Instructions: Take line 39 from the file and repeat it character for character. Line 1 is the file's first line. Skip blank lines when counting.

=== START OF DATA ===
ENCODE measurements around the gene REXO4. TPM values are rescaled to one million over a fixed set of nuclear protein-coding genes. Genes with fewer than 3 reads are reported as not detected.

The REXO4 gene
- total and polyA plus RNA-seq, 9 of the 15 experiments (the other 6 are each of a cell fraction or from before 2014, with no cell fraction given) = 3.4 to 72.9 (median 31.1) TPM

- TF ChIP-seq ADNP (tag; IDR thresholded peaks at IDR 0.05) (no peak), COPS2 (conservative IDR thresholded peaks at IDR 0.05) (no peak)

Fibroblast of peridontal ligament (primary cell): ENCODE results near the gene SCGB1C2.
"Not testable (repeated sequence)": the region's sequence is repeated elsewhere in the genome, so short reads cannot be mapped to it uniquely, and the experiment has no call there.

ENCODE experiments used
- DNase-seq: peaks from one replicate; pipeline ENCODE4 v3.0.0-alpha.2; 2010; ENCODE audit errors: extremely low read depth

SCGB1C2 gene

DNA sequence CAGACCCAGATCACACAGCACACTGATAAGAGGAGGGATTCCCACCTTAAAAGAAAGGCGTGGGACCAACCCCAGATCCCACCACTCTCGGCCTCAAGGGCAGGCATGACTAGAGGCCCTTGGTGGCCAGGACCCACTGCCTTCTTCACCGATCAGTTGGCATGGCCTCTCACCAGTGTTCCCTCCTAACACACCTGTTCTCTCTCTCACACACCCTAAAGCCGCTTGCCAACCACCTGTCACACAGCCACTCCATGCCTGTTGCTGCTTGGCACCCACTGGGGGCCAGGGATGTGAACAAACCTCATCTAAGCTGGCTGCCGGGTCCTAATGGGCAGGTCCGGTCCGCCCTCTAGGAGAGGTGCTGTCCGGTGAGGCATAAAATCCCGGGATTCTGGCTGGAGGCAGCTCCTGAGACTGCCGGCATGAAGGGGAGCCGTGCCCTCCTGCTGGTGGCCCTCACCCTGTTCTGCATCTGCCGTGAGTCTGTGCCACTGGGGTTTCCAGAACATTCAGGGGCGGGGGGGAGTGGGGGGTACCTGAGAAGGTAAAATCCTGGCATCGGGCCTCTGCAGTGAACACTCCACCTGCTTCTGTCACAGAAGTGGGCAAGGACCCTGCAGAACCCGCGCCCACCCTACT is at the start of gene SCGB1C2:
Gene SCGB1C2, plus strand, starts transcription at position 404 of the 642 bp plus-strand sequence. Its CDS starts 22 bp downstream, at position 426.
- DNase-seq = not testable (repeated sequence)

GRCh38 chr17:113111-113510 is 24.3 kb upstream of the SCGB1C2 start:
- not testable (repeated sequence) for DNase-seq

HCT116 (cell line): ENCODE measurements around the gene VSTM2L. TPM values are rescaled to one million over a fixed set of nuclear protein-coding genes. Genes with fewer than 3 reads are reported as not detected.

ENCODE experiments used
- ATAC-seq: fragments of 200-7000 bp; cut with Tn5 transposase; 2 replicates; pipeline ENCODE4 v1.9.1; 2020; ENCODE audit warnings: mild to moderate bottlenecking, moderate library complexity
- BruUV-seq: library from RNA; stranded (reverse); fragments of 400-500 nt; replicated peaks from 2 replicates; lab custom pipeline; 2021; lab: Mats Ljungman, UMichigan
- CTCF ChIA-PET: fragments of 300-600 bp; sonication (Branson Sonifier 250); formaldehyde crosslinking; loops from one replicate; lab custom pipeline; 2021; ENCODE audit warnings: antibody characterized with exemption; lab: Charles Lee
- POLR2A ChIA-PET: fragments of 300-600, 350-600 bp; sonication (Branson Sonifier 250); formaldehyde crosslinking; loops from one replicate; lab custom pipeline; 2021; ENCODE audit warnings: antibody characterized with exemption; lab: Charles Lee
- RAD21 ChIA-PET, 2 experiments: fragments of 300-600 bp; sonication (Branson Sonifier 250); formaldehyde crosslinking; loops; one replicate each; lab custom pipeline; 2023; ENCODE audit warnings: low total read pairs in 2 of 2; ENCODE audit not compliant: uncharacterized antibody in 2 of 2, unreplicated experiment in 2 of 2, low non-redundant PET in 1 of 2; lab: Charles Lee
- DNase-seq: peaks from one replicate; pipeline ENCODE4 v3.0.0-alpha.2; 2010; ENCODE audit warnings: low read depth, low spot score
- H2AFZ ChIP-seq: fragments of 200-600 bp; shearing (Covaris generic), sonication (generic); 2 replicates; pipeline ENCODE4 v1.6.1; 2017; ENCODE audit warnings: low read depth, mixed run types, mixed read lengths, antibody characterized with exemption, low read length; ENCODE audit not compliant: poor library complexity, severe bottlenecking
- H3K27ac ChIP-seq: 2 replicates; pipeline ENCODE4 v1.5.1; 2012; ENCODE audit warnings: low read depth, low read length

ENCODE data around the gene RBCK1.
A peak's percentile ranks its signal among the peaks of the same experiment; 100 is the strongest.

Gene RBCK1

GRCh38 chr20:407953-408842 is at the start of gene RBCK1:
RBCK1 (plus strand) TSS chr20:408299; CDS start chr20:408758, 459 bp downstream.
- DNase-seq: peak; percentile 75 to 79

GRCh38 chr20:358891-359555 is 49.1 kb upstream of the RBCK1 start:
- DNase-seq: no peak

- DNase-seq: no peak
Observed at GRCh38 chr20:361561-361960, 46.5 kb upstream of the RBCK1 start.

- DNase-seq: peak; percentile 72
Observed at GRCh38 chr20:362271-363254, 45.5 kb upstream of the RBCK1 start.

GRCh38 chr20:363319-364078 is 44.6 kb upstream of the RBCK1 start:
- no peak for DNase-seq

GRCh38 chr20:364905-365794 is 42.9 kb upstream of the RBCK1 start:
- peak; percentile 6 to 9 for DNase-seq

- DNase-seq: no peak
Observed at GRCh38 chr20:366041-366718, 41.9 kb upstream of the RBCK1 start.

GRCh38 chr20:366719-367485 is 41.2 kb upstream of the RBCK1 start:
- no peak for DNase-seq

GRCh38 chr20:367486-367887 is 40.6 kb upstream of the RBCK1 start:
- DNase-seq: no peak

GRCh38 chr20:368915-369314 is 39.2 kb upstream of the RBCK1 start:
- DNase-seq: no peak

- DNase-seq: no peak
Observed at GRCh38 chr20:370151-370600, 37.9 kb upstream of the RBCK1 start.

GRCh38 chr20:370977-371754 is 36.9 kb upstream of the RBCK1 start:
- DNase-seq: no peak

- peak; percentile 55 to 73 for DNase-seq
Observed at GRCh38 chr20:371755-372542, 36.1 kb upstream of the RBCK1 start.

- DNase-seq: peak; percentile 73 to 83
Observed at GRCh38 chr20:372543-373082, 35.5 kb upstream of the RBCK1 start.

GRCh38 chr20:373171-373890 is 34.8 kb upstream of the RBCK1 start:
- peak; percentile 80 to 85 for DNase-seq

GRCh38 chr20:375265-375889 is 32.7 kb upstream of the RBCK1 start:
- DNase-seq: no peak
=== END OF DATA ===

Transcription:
GRCh38 chr20:364905-365794 is 42.9 kb upstream of the RBCK1 start: